Amendment P Gaming regulations
Amendment P was referred to the ballot by the Legislature, and it would amend the Colorado Constitution. It would transfer licensing authority for games of chance, such as bingo or raffles, from the Department of State to the Department of Revenue. Also, it would allow the Legislature to change rules regarding the overseeing department and to change a requirement that a gaming organization must operate as a dues-paying organization for five years to qualify for a license.
On one hand, the Department of Revenue already handles the licensing for other forms of gaming, so transferring games of chance to that office would put gaming under one roof — which should lead to efficiencies. On the other hand, there would be a onetime cost, estimated at $116,000, and opponents question this expense during a tough fiscal time. It’s a fair question, but we’ll favor Amendment P on the efficiencies angle, and because navigating the state’s bureaucracy is tough enough without having similar operations in different departments.
Amendment Q Temporary emergency move of Legislature
Amendment Q is a measure referred to the ballot by the Legislature that would amend the Colorado Constitution. Passing it would make it constitutional for the state to temporarily move its seat of government from Denver in case of an emergency, such as a natural disaster or an act of terrorism. Currently, there are statutes and rules that would allow the Legislature to meet elsewhere, but nothing in the Constitution.
Hopefully there would never be a need for such a move, but stuff happens, and there’s no good reason to vote against an amendment that simply makes a move that’s already in law constitutional.
Amendment R Exemptions on property tax on possessory interests
Amendment R is a measure referred to the ballot by the Legislature that would amend the Colorado Constitution. It would exempt individuals or businesses operating on government-owned property (possessory interests) from paying property taxes if the value of the real property used is less than $6,000. For example, a rancher grazing cattle on federal land could be seen as having a possessory interest.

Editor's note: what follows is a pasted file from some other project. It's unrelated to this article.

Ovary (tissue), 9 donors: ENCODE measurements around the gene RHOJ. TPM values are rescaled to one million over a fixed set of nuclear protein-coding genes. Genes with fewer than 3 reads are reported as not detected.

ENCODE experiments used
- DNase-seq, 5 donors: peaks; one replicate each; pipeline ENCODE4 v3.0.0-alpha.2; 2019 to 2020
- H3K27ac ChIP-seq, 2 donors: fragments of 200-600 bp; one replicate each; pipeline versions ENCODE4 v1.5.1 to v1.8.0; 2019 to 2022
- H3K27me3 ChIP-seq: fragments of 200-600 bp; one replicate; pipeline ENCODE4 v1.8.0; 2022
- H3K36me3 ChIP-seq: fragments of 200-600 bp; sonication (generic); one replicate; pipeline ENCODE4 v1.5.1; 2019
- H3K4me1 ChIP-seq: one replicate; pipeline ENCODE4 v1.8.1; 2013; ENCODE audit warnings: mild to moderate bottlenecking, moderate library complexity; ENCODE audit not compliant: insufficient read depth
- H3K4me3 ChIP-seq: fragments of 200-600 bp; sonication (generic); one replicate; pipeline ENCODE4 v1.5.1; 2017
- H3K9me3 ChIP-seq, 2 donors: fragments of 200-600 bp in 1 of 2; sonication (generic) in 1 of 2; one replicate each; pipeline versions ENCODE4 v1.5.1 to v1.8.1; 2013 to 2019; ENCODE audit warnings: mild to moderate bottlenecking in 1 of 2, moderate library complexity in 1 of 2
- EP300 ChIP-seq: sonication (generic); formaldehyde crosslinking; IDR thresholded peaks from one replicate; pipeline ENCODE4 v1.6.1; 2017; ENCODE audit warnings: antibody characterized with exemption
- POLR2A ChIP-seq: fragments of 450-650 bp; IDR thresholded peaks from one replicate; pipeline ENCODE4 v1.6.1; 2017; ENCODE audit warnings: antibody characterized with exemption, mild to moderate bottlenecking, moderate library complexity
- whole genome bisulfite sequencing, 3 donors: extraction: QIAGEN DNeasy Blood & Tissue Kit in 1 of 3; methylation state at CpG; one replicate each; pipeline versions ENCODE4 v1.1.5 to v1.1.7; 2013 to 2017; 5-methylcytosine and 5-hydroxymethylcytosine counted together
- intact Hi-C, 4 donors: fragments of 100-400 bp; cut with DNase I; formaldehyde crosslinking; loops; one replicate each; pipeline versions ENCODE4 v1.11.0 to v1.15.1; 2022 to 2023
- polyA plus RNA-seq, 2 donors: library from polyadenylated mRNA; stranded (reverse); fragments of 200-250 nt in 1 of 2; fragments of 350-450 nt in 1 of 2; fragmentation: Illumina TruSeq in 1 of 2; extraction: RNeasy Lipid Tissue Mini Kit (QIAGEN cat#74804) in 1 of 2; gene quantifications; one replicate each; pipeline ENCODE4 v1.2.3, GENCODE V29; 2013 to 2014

On one hand, it could eliminate small amounts of paperwork for certain businesses and even the state. It’s possible that the cost of tax notification and enforcement could exceed the revenue collected in certain cases, since only small amounts of property tax are collected in those situations. Also, small businesses could save small amounts of money.
On the other hand, it could cost local governments small amounts of money from property tax revenue, and the state might need to replace small amounts of property tax money that would otherwise fund K-12 education. Also, this tax elimination would go into the Constitution, so under TABOR, another statewide ballot measure would be necessary to bring the tax back.
This one’s worthy of some careful consideration, but we’ll favor it. It would work in the favor of small agricultural operations, and it would reduce administrative burdens.
Amendment 60, Amendment 61, Proposition 101 Reducing taxes and government spending
Technically, 60, 61 and 101 are separate ballot issues, but most observers see them as a package, and we urge you to vote against this ill-advised package.
In brief, they are designed to cut taxes, limit government spending and limit government borrowing. In practice, they’d damage education funding, cost Coloradans jobs, and needlessly prevent or delay bonding.
Two of them (60 and 61) would go straight into the state Constitution if passed. Also, drastic reductions in tax rates under 101 would trigger TABOR (Taxpayer’s Bill of Rights) limits if there’s ever a need to re-implement taxes or fees to fund services that 101 would eliminate or slash.
Whether or not TABOR author Douglas Bruce ever talks publicly about his role or lack thereof in bringing these three measures to the ballot, 60, 61 and 101 smack of “Bruceism.” They demonize government spending — while not acknowledging when people benefit from services that the spending pays for — and attempt to cut taxes without care for the consequences. Voters have defeated every statewide Bruce initiative since TABOR passed on the third try, and we should do the same here.
Colorado already ranks near the bottom of states in terms of its support for higher education. It’s a financially strapped state, not because the resources aren’t there, but because of TABOR. Passing these measures means thrusting Colorado deeper into a budget crisis that won’t serve anyone’s interests.